EvCC tutors help students make most of education
Before he can leap into the complex world of number crunching, he needs to gain a greater command of the English language spoken by his instructors.
That's why each week he makes his way to the second floor of Rainier Hall where he's a regular at the college's Adult Literacy Center.
The Vietnamese-born student, 23, immigrated to America less than two years ago. He soon realized that there was a sizeable gap between the English he learned in his homeland and what he is expected to know to do well in college courses in America.
He's thankful for Ila Funkhouser, 74, a Snohomish woman who is patient and disarming when she works with him.
Funkhouser's daughter convinced her that volunteering at the literacy center would be a worthwhile use of her time. That's exactly what she has found.
"Right off the top, I have enjoyed the students," Funkhouser said. "They all are so eager. They don't apply for a tutor if they don't want to learn."
Funkhouser tries to keep each lesson upbeat and to put Tran at ease as he tries to enunciate tricky three- and four-syllable words, grasp new concepts and tackle grammar. Mainly, Funkhouser wants him to feel safe and comfortable trying to communicate in his new language.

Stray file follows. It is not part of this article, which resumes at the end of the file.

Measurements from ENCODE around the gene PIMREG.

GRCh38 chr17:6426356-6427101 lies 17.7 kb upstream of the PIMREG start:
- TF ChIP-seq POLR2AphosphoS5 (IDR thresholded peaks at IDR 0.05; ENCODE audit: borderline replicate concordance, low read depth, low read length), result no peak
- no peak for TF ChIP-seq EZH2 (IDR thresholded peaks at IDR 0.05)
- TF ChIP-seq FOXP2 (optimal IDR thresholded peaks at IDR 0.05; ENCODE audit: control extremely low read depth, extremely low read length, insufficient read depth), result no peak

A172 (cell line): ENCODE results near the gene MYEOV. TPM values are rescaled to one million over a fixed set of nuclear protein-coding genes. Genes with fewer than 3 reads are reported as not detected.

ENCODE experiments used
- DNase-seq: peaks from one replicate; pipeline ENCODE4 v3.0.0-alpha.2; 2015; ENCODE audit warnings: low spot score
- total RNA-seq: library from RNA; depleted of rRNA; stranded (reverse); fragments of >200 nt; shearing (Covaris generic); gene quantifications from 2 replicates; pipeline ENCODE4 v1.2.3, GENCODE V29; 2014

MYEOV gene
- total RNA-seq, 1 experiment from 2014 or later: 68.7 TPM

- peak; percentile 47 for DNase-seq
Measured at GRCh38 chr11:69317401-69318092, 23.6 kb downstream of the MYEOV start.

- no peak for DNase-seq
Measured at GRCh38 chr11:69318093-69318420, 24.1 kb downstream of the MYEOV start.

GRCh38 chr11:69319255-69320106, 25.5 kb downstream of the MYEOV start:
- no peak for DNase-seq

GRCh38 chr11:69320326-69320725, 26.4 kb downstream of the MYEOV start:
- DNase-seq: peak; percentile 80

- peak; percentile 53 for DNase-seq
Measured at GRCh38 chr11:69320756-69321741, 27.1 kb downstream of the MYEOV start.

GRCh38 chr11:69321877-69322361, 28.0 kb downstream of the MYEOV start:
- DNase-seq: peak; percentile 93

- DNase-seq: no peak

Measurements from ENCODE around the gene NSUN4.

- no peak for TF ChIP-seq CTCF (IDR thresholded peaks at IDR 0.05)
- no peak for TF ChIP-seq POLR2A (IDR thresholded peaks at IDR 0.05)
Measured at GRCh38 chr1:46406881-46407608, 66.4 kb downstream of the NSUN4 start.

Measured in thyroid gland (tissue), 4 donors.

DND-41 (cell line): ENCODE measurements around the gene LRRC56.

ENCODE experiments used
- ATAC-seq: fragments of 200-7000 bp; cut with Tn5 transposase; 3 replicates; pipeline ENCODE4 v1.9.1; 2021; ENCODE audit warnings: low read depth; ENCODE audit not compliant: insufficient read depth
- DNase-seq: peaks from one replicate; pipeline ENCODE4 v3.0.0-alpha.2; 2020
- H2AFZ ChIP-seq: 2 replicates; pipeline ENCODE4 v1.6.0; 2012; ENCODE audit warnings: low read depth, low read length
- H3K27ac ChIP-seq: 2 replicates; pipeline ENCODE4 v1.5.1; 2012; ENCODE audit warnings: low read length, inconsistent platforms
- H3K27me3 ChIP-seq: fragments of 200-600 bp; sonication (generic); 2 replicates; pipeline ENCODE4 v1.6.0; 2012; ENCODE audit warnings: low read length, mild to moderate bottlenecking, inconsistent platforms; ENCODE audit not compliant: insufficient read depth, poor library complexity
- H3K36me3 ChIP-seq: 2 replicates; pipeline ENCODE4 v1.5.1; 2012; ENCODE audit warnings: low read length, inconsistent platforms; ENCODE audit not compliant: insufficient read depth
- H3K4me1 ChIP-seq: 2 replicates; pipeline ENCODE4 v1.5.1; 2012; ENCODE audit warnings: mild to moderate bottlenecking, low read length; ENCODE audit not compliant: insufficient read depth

"At first, I was scared to talk with everyone," Tran said. "I want to improve my language so I can learn new things."
EvCC's Volunteer Literacy Program helps Snohomish County adults get the skills needed to progress toward their goals, such as passing the GED test, technical certification programs, college entrance and citizenship, school officials said.
It serves more than 500 students every year.
Mary Ann Krauel, 76, is a loyal volunteer.
She works at the center five days a week and has reached the point she dislikes breaks between quarters.
"I don't know what to do with myself if there is no school," she said.
Krauel earned a degree in education but ended up working in the financial field for more than 40 years. She has volunteered at Centralia, Skagit Valley and Everett community colleges over the last dozen years.
It's a rewarding way to spend her days, she said.
She gets to see people she works with improve their lives. A case in point is the middle-aged man who would drive to Everett after working all day in Kirkland so he could get help studying for his GED exams and gain acceptance into a welding program.
"It didn't take long to realize this is what I am supposed to be doing," Krauel said. "It's like I'm sitting here telling myself I should have been doing this all along."
Sarah Olson, the Volunteer Literacy Center program coordinator, said tutors such as Krauel seem to benefit as much as the students. Olson maintains a roster of 35 to 50 volunteers, but is always looking for more.
"I can't say enough good things about these people who have given their time," Olson said. "The volunteers are what make our program possible."
Krauel, who is as comfortable helping with math as she is English, looks forward to each day at the center. She knows how hard the students are trying.
"That's the nice part of this," she said. "They have to do the work."
Eric Stevick: 425-339-3446, firstname.lastname@example.org.
For tutor orientation and training dates and registration, or for more information, email email@example.com or call 425-388-9524.
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